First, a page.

Respect and safeguard your user’s privacy.
Because health data can be sensitive, HealthKit grants users control over their data by providing fine-grained control over the information that apps can share. The user must explicitly grant each app permission to read and write data to the HealthKit store. Users can grant or deny permission separately for each type of data. For example, a user could let your app read the step count data but prevent it from reading the blood glucose level. To prevent possible information leaks, an app does not know whether it has been denied permission to read data. From the app’s point of view, if the app has been denied permission to read data, no data of that type exists.
The HealthKit data is only kept locally on the user’s device. For security, the HealthKit store is encrypted when the device is locked, and the HealthKit store can only be accessed by an authorized app. As a result, you may not be able to read data from the store when your app is launched in the background; however, apps can still write data to the store, even when the phone is locked. HealthKit temporarily caches the data and saves it to the encrypted store as soon as the phone is unlocked.
In addition, your app must not access the HealthKit APIs unless the app is primarily designed to provide health or fitness services. Your app's role as a health and fitness service must be clear in both your marketing text and your user interface. Specifically, the following guidelines apply to all HealthKit apps:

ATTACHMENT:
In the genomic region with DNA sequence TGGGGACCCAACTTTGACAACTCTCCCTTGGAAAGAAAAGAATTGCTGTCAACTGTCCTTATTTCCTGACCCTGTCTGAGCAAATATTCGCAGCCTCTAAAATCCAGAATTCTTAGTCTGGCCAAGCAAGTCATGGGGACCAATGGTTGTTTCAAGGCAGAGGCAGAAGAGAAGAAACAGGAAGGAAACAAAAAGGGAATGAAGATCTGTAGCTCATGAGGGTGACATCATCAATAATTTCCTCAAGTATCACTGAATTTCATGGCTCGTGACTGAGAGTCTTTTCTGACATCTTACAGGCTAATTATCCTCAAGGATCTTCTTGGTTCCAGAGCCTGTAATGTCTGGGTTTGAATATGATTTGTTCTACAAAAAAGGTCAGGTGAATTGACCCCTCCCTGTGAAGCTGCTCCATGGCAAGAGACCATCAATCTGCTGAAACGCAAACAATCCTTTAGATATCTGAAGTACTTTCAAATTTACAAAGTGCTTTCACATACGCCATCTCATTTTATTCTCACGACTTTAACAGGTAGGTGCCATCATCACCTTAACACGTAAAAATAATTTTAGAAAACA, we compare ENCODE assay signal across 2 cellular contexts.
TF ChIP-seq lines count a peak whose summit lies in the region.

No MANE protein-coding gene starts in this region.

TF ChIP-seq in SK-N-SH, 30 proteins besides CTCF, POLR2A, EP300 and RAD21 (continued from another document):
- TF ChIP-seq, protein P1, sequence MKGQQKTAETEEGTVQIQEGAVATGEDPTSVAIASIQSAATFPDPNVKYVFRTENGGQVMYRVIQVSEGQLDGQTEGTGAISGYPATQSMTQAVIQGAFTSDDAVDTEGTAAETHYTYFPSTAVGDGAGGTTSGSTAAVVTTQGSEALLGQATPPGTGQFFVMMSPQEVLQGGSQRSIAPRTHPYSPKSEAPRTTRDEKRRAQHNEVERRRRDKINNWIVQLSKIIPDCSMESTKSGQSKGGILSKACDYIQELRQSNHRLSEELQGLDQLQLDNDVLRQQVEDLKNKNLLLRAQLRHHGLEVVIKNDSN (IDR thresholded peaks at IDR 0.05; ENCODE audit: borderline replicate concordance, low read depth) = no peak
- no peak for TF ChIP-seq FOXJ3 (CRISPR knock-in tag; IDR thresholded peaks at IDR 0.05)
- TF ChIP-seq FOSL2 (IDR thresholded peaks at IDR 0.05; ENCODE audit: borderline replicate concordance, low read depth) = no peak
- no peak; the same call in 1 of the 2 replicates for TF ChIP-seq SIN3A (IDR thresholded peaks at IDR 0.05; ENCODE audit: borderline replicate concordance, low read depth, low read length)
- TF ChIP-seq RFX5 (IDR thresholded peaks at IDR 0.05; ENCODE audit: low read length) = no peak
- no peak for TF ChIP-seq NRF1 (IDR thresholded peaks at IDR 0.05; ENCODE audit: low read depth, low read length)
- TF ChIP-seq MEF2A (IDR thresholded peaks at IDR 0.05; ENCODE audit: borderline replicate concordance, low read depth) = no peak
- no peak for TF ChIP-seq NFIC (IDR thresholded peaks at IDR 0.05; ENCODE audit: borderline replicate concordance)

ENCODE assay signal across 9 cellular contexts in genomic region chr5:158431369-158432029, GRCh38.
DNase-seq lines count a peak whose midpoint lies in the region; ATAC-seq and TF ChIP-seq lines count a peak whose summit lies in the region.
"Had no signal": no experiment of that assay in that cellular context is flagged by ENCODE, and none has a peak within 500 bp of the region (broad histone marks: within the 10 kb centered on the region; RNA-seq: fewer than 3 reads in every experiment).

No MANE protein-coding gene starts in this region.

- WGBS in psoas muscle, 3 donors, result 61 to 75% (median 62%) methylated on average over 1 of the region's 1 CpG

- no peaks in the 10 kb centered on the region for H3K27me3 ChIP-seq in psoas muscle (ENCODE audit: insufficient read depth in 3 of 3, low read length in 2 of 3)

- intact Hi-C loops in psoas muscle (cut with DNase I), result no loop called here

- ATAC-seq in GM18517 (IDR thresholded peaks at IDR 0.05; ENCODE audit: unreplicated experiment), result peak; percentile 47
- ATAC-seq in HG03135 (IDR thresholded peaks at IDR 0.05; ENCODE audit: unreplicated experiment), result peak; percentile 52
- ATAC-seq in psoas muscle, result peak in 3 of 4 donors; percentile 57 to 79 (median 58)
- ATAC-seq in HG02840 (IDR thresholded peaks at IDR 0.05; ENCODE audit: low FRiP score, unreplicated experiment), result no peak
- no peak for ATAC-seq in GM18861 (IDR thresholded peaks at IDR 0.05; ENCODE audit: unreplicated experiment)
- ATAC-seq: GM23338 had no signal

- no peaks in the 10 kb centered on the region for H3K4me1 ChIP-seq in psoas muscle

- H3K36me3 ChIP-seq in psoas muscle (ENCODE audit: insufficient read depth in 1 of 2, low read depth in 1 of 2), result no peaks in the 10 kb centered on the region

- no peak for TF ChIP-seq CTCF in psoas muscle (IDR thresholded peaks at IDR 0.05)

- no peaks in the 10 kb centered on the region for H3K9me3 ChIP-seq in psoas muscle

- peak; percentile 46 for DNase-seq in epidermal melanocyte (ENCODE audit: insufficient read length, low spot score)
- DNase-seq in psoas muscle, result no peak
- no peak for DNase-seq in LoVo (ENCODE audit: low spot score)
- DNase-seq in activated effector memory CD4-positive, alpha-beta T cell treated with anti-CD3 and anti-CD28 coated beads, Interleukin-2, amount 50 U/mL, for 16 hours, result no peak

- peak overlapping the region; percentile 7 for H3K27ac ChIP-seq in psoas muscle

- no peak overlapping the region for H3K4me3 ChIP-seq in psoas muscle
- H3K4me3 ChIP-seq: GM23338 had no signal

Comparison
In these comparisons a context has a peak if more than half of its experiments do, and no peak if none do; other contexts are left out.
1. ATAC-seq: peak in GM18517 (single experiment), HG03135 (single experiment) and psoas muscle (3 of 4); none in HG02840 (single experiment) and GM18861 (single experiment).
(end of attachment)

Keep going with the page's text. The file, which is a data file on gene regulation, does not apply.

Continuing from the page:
Your app may not use information gained through the use of the HealthKit framework for advertising or similar services. Note that you may still serve advertising in an app that uses the HealthKit framework, but you cannot use data from the HealthKit store to serve ads.
You must not disclose any information gained through HealthKit to a third party without express permission from the user. Even with permission, you can only share information to a third party if they are also providing a health or fitness service to the user.
You cannot sell information gained through HealthKit to advertising platforms, data brokers, or information resellers.
If the user consents, you may share his or her HealthKit data with a third party for medical research.
You must clearly disclose to the user how you and your app will use their HealthKit data.
Personal Health Record model (for non-HIPAA apps): http://www.healthit.gov/policy-researchers-implementers/personal-health-record-phr-model-privacy-notice
HIPAA model (for HIPAA covered apps): http://www.hhs.gov/ocr/privacy/hipaa/modelnotices.html